To determine efficacy of combining ISG with CCBT via a collaborative care program for depression and anxiety, researchers conducted a three-arm randomized clinical trial with blinded outcome assessments among 26 primary care practices in Pittsburgh. Patients were randomly assigned to receive CCBT alone (n = 301), CCBT plus ISG (n = 302) or usual care (n = 101).

Study participants received guided access to an eight-session CCBT program from care managers who informed primary care physicians of patients’ progress and promoted patient engagement via online programs for 6 months.

At 6 months, 84.4% of the CCBT group started the program and completed a mean number of 5.4 sessions and 75.5% of the CCBT plus ISG group logged into the ISG at least once. Of these, 61.8% provided at least one comment or post in the ISG.

Improvements in mental health–related quality of life, mood and anxiety symptoms were similar among participants who received CCBT plus ISG or CCBT only.

However, participants who received CCBT only exhibited greater improvements in mood (effect size = 0.31; 95% CI, 0.09-0.53) and anxiety (effect size = 0.26; 95% CI, 0.05-0.48) that remained 6 months later, compared with those who receive usual care.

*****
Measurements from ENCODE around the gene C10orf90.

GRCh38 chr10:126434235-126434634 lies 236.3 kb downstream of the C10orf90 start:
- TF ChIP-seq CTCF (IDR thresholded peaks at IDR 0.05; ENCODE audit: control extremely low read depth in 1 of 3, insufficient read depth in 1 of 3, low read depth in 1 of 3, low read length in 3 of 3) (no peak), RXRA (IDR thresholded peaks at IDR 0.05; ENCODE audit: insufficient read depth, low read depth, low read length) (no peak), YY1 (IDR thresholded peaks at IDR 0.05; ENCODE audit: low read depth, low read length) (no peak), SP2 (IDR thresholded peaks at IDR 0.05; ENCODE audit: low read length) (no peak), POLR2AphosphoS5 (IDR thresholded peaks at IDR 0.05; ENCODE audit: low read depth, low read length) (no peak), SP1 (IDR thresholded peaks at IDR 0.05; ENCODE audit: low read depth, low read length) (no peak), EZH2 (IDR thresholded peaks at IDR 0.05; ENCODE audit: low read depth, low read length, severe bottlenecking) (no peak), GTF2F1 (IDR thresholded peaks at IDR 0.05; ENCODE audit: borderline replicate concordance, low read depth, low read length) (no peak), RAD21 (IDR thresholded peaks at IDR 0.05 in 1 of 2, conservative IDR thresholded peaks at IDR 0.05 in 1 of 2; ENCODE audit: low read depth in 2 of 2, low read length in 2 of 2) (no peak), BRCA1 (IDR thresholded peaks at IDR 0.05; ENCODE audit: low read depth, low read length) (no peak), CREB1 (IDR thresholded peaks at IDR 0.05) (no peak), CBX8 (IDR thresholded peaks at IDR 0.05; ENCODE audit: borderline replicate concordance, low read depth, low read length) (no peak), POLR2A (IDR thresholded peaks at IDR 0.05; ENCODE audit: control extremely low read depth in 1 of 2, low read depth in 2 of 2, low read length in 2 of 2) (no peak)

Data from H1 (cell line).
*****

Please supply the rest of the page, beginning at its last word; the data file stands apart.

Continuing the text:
Further, completing more CCBT sessions produced greater improvements in effect sizes for mental health–related quality of life and symptoms, according to researchers.

“Although our ISG did not produce any measurable benefit over CCBT alone, providing online CCBT to patients with depression and anxiety receiving primary care via a centralized collaborative care program is an effective strategy for delivering mental health care at scale,” the researchers wrote. “Our study findings have important implications for transforming the way mental health care is delivered in primary care and focus further attention to the emerging field of e–mental health.” – by Amanda Oldt

Disclosures: Rollman reports no relevant financial disclosures. Please see the study for all other authors’ relevant financial disclosures.